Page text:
(Notice how the storm has sucked in cold air, and is now all snow (blue.) )



The quick answer is, “No way.” Not the way Joe Bastardi did, from days away.

Because he’d made me aware of the possibility, I kept my eyes to the sky, and watched my goats and the flight of passing crows, to see if there was anything an old-timer like myself could note, that would alert me if I didn’t have the internet and computer models and satellite views and Joe Bastardi.

I saw a few things that hinted the fair weather wouldn’t last, but nothing that suggested the next patch of bad weather wouldn’t just be another Alberta Clipper, with a mere dusting of snow.

One thing old-timers didn’t use was the contrails of jets. When they vanish a short distance behind the jet, weather will remain dry a while, but when they expand and become a broad band across the sky, air is more unstable aloft, and you can expect fair weather to end.

I also noted cirrocumulus clouds yesterday. While among my most favorite of clouds, (a high, often intricate “mackerel sky,”) they make me suspicious, for I’ve noted some very fancy displays of such clouds before some very memorable weather. However the cirrocumulus yesterday was brief and not all that fancy, and I hardly would have noticed it had I not been made nervous by the forecasts. (By yesterday everyone had jumped on board with Joe Bastardi.)

The press of arctic air behind the last Alberta Clipper is something that always puts me on guard, for such cold high pressure is like a lid on the Atlantic. The warm water wants to shoot clouds up, but the lid presses down, and when it is released a storm brews up fast. However over and over this winter such storms exploded into gale centers when they had moved too far out to sea, and moved harmlessly away. How could I have known this one was different?

The fact of the matter is that the process of “phasing” that captures the surface low before it moves out to sea, and explodes it at the “benchmark” by Nantucket, and sometimes even drills it right up into the upper atmosphere, turning the upper air trough into an upper air cut-off-low, (which can cause the surface low to “stall” and just bury us in snow, as the current storm is doing, is difficult to understand even using high tech charts and satellite images.

This is not to say a true shepherd couldn’t do it. Likely I’ve spent too much time looking at paper and too little time studying the sky, for the fact of the matter is I couldn’t do it.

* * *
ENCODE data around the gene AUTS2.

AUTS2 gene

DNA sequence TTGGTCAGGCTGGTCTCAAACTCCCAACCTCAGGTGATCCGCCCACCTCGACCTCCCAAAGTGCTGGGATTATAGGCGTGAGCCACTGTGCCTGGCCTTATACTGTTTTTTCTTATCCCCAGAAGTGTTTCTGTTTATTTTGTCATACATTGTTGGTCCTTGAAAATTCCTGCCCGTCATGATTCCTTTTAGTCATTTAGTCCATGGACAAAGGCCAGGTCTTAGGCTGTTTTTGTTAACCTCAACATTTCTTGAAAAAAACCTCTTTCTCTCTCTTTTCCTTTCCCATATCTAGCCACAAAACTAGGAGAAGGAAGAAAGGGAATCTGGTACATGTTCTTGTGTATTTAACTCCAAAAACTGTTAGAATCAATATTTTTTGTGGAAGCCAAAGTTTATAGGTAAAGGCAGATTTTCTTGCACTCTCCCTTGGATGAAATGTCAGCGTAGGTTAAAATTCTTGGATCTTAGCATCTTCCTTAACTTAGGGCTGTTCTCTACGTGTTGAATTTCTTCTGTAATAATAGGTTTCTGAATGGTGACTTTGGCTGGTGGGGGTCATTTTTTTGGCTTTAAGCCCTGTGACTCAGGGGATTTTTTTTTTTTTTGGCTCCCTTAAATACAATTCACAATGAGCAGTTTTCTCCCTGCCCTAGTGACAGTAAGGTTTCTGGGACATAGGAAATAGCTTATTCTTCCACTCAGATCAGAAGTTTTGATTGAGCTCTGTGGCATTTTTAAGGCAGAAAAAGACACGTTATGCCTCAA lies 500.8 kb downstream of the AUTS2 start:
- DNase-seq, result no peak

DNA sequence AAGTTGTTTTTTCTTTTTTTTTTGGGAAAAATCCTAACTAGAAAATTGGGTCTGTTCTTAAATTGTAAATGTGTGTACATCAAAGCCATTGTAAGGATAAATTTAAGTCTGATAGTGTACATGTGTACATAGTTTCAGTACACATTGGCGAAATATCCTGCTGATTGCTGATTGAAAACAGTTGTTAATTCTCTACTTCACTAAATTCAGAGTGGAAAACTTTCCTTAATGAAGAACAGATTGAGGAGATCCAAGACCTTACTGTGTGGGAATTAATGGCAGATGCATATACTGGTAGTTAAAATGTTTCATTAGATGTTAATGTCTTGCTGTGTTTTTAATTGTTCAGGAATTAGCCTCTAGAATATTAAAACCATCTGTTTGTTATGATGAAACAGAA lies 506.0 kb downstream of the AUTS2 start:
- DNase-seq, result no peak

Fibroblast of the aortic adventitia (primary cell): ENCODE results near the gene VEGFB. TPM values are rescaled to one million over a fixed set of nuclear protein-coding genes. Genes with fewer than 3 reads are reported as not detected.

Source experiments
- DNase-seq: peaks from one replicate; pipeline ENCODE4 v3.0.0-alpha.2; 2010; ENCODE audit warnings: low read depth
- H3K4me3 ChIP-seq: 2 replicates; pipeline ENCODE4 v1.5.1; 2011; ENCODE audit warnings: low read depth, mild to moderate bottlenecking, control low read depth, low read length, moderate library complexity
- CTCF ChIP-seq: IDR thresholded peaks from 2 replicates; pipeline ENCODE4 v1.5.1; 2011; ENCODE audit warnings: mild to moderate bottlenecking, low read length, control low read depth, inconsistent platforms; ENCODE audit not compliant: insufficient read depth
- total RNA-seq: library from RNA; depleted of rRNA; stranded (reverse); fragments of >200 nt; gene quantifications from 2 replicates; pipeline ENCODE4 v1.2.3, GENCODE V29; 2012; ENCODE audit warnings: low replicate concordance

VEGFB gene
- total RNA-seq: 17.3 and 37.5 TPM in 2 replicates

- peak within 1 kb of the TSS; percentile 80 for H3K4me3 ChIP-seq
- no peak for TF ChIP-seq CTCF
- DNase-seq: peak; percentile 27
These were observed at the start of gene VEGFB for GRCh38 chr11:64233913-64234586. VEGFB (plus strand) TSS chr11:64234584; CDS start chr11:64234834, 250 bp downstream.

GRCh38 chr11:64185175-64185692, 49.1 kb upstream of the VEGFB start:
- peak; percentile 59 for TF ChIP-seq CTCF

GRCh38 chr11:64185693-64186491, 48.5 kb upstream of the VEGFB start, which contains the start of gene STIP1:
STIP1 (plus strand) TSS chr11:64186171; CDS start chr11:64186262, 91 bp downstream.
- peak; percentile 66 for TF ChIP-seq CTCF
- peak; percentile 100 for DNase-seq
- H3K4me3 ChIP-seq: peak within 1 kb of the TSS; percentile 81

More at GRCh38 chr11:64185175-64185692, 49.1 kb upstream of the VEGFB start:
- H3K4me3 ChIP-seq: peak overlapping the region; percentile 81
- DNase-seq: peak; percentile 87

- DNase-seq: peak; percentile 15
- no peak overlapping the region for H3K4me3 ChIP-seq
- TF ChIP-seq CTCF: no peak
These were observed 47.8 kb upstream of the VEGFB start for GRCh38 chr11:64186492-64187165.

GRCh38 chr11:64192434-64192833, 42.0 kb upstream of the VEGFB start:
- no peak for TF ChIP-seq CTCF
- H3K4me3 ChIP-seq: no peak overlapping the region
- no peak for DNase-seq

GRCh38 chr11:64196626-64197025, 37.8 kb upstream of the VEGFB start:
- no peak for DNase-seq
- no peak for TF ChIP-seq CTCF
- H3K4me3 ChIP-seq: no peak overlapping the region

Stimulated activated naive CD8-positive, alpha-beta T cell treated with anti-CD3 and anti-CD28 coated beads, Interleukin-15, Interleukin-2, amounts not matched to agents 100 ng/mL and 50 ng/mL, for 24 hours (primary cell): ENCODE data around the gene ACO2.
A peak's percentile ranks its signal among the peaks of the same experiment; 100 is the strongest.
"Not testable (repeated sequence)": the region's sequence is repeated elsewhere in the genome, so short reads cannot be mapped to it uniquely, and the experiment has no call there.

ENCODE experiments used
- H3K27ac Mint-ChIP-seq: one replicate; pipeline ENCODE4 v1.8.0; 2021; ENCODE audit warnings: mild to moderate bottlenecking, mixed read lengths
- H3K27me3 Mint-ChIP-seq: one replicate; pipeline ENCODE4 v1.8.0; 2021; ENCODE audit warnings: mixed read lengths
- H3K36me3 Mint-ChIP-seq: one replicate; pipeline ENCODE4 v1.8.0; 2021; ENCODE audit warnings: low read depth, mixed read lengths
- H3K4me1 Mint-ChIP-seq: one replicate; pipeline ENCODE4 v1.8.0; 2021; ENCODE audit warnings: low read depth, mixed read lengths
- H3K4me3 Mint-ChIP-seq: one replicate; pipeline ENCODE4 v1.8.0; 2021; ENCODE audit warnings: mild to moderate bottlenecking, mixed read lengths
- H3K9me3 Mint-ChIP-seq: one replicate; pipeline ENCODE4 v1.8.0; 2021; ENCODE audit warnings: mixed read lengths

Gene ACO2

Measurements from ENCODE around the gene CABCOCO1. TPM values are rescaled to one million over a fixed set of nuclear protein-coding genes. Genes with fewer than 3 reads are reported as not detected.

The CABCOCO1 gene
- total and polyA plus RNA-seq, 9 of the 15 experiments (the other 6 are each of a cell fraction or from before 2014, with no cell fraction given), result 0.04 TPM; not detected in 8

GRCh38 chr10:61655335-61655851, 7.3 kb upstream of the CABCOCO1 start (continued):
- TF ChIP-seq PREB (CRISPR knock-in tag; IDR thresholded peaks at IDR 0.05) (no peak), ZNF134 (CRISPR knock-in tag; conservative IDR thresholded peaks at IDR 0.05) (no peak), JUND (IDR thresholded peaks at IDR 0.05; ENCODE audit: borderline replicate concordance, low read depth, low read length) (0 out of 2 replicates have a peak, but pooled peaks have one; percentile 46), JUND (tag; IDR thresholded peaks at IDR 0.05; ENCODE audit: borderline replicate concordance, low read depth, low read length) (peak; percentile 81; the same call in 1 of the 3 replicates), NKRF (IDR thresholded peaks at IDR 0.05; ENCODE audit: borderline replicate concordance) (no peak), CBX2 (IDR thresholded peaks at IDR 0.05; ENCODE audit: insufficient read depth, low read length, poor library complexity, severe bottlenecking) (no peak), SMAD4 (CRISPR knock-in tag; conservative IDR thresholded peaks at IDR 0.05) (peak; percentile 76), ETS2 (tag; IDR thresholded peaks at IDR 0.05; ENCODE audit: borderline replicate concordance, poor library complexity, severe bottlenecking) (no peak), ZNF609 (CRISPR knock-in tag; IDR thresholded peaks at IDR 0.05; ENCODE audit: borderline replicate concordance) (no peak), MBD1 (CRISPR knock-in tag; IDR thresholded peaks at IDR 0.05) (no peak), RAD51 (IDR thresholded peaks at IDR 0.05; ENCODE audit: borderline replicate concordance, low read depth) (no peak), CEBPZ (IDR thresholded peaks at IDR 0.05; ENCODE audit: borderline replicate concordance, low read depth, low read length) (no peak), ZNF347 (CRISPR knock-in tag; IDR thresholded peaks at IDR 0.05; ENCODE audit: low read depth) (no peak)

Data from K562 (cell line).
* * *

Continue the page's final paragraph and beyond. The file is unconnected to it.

It is difficult to see signs of an advancing storm, when the storm didn’t really even exist until this morning. It exploded, off the Carolina coast, and by then our sky was cloudy and there were no high clouds to see and study. (High clouds whisper about the upper winds, and the jet stream that steers the storms.) Without seeing the upper winds I couldn’t see the rapid distortion of the 500 mb chart. It was just a cloudy day, with some light snow at dawn, and a heavier flurry around ten.

The first true sign the storm was exploding was a speeding up of the low scud I could see, around ten-thirty. A fine light snow began to fall, making it harder to see that scud, but if you squinted you could see it was starting to move from east to west very fast, by noon.

Right about that time the pines began to sigh. It wasn’t the sigh of a lone gust, coming and going. It was steady, and slowly increasing, especially up on an east-facing bluff. The snow, still light, began to have a “driven” quality, and to fall in “sheets” you could see, and then the hills began to fade from view.

Only then, if I was an old Yankee, would I have scratched my chin, and knowledgably stated, “Aye-yup. Looks like were in for a bit of a blow.”

That did little good, if you were a fisherman out on the Grand Banks in the 1800’s, on a boat powered by sail. Those men were far more weather-wise than I am, but these “bombo-genesis” nor’easters could catch them all far from shore. All they could do was grit their teeth and strive to survive, and the Gloucester Memorial is a reminder how many didn’t.

Thanks to the alerts of modern weathermen, we were not caught off guard. At our Childcare our staff and all children were safe at home, except for a lone four-year-old boy whose father simply had to work until two o’clock. He had the attention of both my wife, and me, and didn’t seem to mind being stranded at all.

I have a big plastic sled with high sides, sort of like a bathtub pulled around by a rope, that I haven’t been able to haul wood with, because last week’s Warm Storm melted all the snow. Now we had two inches, and I headed out through the increasing snow with the sled to get a bunch of dead maple I’d cut up, before it got completely buried by snow. Our sort-of-yellow lab, (at least 50%) pranced ahead, as my wife and the boy followed.

Deep in the hemlocks there was no wind, but above was that sighing, and the snow came sifting down through the needles without sticking. I paused to soak it all in, and as my wife and the boy caught up I had the very great satisfaction of scratching my chin, and saying, “Aye-yup. Looks like we’re in for it.”

But compared to Joe Bastardi, I was very, very late.



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